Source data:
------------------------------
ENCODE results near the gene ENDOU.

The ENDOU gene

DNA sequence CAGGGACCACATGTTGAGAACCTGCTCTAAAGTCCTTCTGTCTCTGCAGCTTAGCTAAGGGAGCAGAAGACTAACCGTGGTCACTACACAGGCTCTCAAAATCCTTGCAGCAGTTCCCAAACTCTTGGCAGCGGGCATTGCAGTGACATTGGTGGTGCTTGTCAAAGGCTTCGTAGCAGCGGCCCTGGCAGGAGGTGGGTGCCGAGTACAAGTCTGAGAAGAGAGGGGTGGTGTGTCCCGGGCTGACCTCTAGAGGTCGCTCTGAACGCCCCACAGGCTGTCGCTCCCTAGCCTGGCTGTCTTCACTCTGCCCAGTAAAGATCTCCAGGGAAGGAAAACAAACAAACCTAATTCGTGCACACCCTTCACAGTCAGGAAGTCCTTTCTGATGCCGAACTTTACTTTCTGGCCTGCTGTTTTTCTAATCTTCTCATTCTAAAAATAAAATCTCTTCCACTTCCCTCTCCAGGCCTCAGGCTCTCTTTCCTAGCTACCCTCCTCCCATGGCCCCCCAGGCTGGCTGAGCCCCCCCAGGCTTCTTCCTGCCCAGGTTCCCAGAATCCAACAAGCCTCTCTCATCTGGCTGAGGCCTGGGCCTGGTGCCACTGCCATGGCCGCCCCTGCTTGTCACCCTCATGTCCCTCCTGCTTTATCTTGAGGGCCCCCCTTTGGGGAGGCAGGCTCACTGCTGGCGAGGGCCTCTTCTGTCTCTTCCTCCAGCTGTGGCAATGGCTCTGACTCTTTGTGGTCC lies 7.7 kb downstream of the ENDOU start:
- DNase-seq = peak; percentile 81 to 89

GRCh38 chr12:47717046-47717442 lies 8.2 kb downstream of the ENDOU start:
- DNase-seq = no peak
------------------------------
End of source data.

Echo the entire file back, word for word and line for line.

ENCODE results near the gene ENDOU.

The ENDOU gene

DNA sequence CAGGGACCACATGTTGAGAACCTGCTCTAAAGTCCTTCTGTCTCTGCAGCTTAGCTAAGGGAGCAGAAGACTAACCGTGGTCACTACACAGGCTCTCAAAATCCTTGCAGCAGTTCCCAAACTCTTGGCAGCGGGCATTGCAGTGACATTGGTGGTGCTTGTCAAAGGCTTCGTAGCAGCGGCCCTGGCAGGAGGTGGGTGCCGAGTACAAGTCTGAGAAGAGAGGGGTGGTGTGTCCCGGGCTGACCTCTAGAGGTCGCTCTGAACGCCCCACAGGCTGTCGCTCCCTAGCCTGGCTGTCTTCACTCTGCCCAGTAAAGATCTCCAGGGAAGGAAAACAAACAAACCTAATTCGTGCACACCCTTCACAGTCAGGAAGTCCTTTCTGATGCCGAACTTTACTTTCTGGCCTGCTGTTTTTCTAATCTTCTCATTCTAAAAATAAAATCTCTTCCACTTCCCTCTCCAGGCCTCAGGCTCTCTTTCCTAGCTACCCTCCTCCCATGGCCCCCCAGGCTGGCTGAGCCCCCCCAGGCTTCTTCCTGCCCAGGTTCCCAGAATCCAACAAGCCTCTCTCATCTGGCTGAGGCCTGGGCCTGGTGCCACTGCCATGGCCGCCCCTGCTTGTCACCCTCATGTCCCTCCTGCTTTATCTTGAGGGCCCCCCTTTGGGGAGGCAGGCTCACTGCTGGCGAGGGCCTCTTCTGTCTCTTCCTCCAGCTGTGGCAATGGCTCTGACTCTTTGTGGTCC lies 7.7 kb downstream of the ENDOU start:
- DNase-seq = peak; percentile 81 to 89

GRCh38 chr12:47717046-47717442 lies 8.2 kb downstream of the ENDOU start:
- DNase-seq = no peak